Alejandro: Exactly! As you mentioned with the DFF – Deutsches Filminstitut & Filmmuseum, you often move outside of the confines of the DFF space and go to other locations in the city. I think this is also related to the idea of ownership in the context of film education. Who has the right to educate, to decide what is worthy of being taught and in which spaces education takes place? Departing from these thoughts, I wanted to ask you all to what extent do you connect to this idea of giving up ownership, and what strategies do you use in order to enact this? It is always a challenge to create an atmosphere where institutions initiate a project with a community but at the same time they end up being in charge. This question goes for bi’bak and the DFF. What are the basic principles of giving up on this idea of a centralised institution or person who shapes everything, and instead create an atmosphere where the group shapes everything together?
Luthfan: In our practice through akumassa, we try to reduce the subjectivity and authority of Forum Lengteng. We try to form equal partnerships with local communities. In the case of milisifilem collective, we also aim for an equal and egalitarian learning practice, as every film is made by the collective as a whole and not only by one person.
Yuki: Indeed, the idea of akumassa is to produce our own archive at certain locations, and also to build a type of network all over Indonesia through the practice of recording the everyday lives of people. At the end, once each collective has done that, they can share the archive they produced, and then we share this footage with each other. The idea is that we have to capture as many possible stories as possible, made by and for everyday people.
Sarnt: Before we go too far and create a romanticised idea of “the collective,” we should acknowledge that there are limits when it comes to budget and finances. The German funding system often does not really allow collective work to happen. When you write an application they want to know who is the director, who is the curator, who is participant one, participant two, three, four, five etc. If you operate within a Western European context, you are ultimately working within a very individualised system. We might want five artists and four curators, but ultimately the budget often only allows one.
Malve: You can subvert this within certain limits by writing one thing and then doing things differently in practice. Then you can mirror this back to the funders during the evaluation process and explain why you made those changes along the way. I often aim for the experience to be a learning process for us, and for the funders, and sometimes they can be thankful for that. In the end however, it always comes down to who has the money and therefore the power. I think we need to be aware of these structures, and also to question them. Bi’bak is not an institution but we still receive some funding, and we always have to question how to distribute this power to our creators, curator and workshop facilitators. We could always be making this process of distribution more transparent. We aim to put together budgets alongside our curators when we develop an idea or run a project – that’s one way we try to put that transparency into practice.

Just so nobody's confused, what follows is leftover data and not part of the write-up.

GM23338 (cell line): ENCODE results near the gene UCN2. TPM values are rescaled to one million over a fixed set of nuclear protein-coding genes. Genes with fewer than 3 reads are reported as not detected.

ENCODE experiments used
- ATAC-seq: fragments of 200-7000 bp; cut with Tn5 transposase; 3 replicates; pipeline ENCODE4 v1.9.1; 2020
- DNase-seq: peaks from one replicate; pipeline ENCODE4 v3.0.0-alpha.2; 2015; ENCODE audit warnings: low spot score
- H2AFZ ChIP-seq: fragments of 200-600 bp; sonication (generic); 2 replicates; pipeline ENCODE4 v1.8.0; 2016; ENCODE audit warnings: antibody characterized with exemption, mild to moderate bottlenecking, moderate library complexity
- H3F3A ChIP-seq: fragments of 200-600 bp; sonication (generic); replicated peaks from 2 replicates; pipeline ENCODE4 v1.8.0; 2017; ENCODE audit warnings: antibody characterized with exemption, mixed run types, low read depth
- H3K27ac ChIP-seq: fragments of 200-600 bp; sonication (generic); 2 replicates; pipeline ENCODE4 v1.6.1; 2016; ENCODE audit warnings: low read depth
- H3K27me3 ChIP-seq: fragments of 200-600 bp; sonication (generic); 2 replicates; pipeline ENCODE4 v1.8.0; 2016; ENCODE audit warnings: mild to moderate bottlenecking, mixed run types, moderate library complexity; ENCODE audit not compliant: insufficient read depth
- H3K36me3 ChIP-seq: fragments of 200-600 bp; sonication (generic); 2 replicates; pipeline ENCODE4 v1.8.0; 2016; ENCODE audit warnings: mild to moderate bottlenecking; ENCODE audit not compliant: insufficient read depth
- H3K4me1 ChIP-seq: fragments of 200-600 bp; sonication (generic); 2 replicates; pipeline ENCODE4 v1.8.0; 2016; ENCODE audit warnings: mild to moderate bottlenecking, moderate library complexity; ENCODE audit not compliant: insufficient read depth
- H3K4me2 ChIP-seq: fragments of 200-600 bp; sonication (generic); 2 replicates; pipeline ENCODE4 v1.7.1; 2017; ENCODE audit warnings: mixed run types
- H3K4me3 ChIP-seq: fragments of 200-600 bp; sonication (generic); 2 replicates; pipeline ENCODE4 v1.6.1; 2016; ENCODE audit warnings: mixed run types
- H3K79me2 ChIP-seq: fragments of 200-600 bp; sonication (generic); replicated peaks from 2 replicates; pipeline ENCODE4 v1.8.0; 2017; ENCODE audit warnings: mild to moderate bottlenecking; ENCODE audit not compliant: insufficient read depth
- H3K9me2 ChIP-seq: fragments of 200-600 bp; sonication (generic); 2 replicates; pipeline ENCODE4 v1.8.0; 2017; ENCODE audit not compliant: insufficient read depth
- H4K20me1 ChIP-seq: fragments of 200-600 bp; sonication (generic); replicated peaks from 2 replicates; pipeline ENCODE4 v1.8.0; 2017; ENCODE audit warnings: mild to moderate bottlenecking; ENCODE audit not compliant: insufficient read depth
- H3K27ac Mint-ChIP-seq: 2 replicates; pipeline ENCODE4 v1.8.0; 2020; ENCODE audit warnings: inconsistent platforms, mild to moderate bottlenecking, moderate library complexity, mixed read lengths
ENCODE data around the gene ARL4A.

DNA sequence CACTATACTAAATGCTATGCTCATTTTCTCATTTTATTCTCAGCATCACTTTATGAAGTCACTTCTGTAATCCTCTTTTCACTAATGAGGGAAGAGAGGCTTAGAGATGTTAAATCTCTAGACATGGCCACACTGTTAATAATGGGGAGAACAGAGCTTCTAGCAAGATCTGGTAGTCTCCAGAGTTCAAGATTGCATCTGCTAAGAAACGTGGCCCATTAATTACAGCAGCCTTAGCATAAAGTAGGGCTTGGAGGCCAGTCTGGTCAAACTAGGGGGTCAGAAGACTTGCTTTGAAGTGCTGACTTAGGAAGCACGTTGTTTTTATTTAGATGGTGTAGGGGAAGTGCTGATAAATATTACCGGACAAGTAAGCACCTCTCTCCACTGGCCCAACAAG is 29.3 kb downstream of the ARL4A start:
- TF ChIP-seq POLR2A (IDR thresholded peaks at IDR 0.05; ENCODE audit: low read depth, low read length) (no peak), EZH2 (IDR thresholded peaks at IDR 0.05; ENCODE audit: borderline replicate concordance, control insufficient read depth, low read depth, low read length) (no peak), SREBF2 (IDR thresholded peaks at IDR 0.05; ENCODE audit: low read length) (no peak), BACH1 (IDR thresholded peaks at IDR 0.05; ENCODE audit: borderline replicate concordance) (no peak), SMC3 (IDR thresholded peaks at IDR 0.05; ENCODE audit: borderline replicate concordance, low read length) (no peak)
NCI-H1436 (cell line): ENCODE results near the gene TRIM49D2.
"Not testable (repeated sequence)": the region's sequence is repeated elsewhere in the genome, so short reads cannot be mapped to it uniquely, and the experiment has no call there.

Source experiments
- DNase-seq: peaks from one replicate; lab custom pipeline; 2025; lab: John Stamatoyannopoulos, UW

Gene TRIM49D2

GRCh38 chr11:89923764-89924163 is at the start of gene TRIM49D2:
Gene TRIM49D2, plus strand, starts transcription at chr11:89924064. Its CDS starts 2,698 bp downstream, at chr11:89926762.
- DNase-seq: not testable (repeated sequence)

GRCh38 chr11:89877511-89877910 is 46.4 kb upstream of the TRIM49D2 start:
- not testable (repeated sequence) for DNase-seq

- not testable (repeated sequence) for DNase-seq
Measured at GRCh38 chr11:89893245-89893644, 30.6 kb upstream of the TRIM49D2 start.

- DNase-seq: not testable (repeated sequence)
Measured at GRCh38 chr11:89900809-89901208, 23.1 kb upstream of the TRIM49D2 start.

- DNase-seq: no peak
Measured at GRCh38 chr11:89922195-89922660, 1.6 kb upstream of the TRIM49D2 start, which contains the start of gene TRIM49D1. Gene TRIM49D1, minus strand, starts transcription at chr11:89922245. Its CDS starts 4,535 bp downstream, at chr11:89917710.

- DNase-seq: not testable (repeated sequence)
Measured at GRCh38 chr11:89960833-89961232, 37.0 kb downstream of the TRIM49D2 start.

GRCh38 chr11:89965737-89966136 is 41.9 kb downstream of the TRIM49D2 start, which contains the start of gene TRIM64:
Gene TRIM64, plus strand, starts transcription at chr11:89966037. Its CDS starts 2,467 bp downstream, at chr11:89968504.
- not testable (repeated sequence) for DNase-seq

Christine: I think if I said there is no ownership in our cinematheque, it would not be true and it would be very naive. But I can say that there is a strong longing for doing things differently and trying to use the very limited space we have in a different way. With funding, one thing I try to do is share information with people who are doing great projects. If I come up with projects, I often propose collective concepts, because I like to work this way, rather than having one curator or one educator.
As you say, sometimes you have to write things in a certain way when applying for a fund, but then at the end you change how the project takes shape in practice. You have to manoeuvre and make things happen within the small space you have. In cultural education in Germany, participation is such a buzzword, so much so that it makes me sick sometimes. The funding system often only allows for very short-term cooperation, but I think this idea of working together can only be done with dignity if you have long-term collaborations.
Sarnt: With the Cinema of Commoning film programme, we screened films in eight countries. The idea was that each cinema would select one film that represents them, which would then be shown around the world. We had a budget that allowed for the films to be screened for free, so they were screened free-of-charge in Jakarta, Dubai and Bangkok. We also had a small budget for subtitles, which provided us with an indirect way for the cinemas to distribute the film by themselves. In this way, they had some money to subtitle the film in their own language, and to do whatever they wanted to do with it.
Alejandro: Everything you said is quite compelling, because it reminds me of what education could actually be. The idea of shaping things together, for example, stands in opposition to how the rest of the world works around us. But then again, if you have to rely on the current funding system, you are faced with their way of perceiving things. At the end of the day, you still need to get funds from structures that work in traditional ways.
Although all your projects are quite different, as they emerge from different contexts and institutions, one element that connects all of them is this idea of decentralisation and networking. I have been asking myself as well, especially thinking in the context of the pandemic, how far the question of being physically present in such film education activities is something that matters to you. I can imagine that funding bodies who distribute resources and funds can say “but this can all be done online.” I would like to know how far you think that physical presence is important when working with socially-engaged film projects.
Malve: I believe that physical presence in a space and working together with people hands-on is the basis for a democratic understanding; certain things can be negotiated differently face to face! For us at Sinema Transtopia it is a conceptual decision not to stream any of our events. You have to come here physically to have this experience of exchange and to talk after a screening and if you are not here in person then you will miss the event.
Yuki: In terms of our cinema space, we are quite conventional in a sense that we still believe in screening films to people in a dark room. We could not do our festival ARKIPEL offline in 2020 due to the pandemic, but in 2021 we learned little by little how to make a hybrid event happen.